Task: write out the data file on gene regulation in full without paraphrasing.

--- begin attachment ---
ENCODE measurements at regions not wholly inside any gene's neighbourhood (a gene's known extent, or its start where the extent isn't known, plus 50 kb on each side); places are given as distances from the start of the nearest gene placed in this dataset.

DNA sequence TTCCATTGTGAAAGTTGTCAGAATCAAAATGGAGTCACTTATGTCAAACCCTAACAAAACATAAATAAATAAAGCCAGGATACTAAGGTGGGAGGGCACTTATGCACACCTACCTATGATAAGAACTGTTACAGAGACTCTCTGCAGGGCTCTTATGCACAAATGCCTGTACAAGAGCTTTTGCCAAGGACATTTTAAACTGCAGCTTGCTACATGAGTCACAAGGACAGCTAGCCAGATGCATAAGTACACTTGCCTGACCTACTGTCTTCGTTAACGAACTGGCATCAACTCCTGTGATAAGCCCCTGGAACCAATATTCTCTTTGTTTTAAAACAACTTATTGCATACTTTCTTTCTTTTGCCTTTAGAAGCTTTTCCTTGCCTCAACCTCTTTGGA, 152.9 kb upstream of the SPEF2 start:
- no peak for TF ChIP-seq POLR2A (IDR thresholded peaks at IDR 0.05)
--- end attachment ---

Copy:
ENCODE measurements at regions not wholly inside any gene's neighbourhood (a gene's known extent, or its start where the extent isn't known, plus 50 kb on each side); places are given as distances from the start of the nearest gene placed in this dataset.

DNA sequence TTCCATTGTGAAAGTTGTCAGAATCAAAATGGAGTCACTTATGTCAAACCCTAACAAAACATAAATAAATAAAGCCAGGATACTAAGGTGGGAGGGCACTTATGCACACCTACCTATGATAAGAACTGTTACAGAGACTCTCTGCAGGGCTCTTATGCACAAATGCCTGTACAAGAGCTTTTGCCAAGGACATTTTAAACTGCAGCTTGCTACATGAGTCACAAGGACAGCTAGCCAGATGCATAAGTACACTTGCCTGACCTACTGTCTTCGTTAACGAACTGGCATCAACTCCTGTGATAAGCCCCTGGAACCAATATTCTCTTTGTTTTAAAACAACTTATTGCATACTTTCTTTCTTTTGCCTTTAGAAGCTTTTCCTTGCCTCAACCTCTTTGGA, 152.9 kb upstream of the SPEF2 start:
- no peak for TF ChIP-seq POLR2A (IDR thresholded peaks at IDR 0.05)